3. We’re in Tuscany, both vaccinated but never received the AuthCode. We don’t have Tessera Sanitaria. Went to the pharmacy who couldn’t help. The dgc site, accessed with SPID, says the green pass is not available.. We have emailed the help email but no reply. Has anyone found a way to get the Green Card?

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Covid-19: Are Italian live events at risk of being postponed?

As the infection rate rises sharply across the country, Italian virologists are calling for concerts and festivals to be rescheduled.

Covid-19: Are Italian live events at risk of being postponed?

Italy has seen a large increase in the number of Covid-19 cases in recent days, so much so that a number of virologists across the country are now urging the government to postpone major live events in a bid to curb infections. 

According to a new report by Italy’s independent health watchdog, the Gimbe Foundation, 595,349 new cases were recorded in the week from June 29th to July 5th; a worrying 55 percent increase on the previous week. 

In the same time span, the country also registered a 32.8 percent rise in the number of hospitalised patients, which went from 6,035 to 8,003.  

The latest Covid wave, which is being driven by the highly contagious Omicron 5 variant, is a “real cause for concern”, especially in terms of a “potential patient overload”, said Nino Cartabellotta, president of the Gimbe Foundation. 

As Italian cities prepare to host a packed calendar of concerts and festivals this summer, health experts are questioning whether such events should actually take place given the high risk of transmission associated with mass gatherings.

READ ALSO: What tourists in Italy need to know if they get Covid-19

“Rescheduling these types of events would be the best thing to do right now,” said Massimo Ciccozzi, Director of Epidemiology at Campus Bio-Medico University of Rome.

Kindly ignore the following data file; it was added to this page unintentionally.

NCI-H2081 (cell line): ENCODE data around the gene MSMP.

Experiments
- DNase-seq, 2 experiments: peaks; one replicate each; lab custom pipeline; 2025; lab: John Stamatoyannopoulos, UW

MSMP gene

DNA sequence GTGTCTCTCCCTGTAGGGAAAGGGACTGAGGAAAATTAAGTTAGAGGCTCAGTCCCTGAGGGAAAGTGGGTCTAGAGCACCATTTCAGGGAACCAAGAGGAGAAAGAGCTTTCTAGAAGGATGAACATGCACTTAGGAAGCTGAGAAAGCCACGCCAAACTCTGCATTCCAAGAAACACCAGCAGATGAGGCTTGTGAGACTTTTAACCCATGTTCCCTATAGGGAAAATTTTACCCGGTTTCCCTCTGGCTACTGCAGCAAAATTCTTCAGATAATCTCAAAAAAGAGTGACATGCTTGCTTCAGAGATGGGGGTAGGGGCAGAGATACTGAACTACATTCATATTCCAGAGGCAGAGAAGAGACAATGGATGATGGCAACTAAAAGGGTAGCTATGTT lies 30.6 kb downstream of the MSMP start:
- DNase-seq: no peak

The summer wave is expected to peak in mid-July but, Ciccozzi warns, the upcoming live events might “delay [the peak] until the end of July or even beyond” and extend the infection curve.

Antonello Maruotti, Professor of Statistics at LUMSA University of Rome, recently shared Ciccozzi’s concerns, saying that live events as big as Maneskin’s scheduled Rome concert are “definitely not a good idea”. 

The Italian rock band are slated to perform at the Circus Maximus on Saturday, July 9th but the expected turnout – over 70,000 fans are set to attend the event – has raised objections from an array of Italian doctors, with some warning that the concert might cause as many as 20,000 new cases.

If it were to materialise, the prospected scenario would significantly aggravate Lazio’s present medical predicament as there are currently over 186,000 Covid cases in the region (nearly 800 patients are receiving treatment in local hospitals). 

Italian rock band Maneskin performing in Turin

Italian rock band Maneskin are expected to perform at the Circus Maximus in Rome on Saturday, July 9th. Photo by Marco BERTORELLO / AFP

But, despite pleas to postpone the event, it is likely that Maneskin’s concert will take place as scheduled.

Alessandro Onorato, Rome’s Tourism Councillor, said that rescheduling is “out of question” and that “all recommendations from the local medical authorities will be adopted” with the help of the event’s organisers and staff on the ground.

At the time of writing, there is also no indication that the Italian government will consider postponing other major live events scheduled to take place in the coming weeks, though the situation is evolving rapidly and a U-turn on previous dispositions can’t be ruled out.

READ ALSO: At a glance: What are the Covid-19 rules in Italy now?

On this note, it is worth mentioning that Italy has now scrapped all of its former Covid measures except the requirement to wear FFP2 face masks on public transport (though not on planes) and in healthcare settings.

The use of face coverings is, however, still recommended in all crowded areas, including outdoors – exactly the point that leading Italian doctors are stressing in the hope that live events will not lead to large-scale infection.

Antonio Magi, President of Rome’s OMCEO (College of Doctors, Surgeons and Dentists), said: “Our advice is to wear FFP2 masks […] in high-risk situations.”

“I hope that young people will heed our recommendations and think about the health risks that their parents or grandparents might be exposed to after the event [they attend].”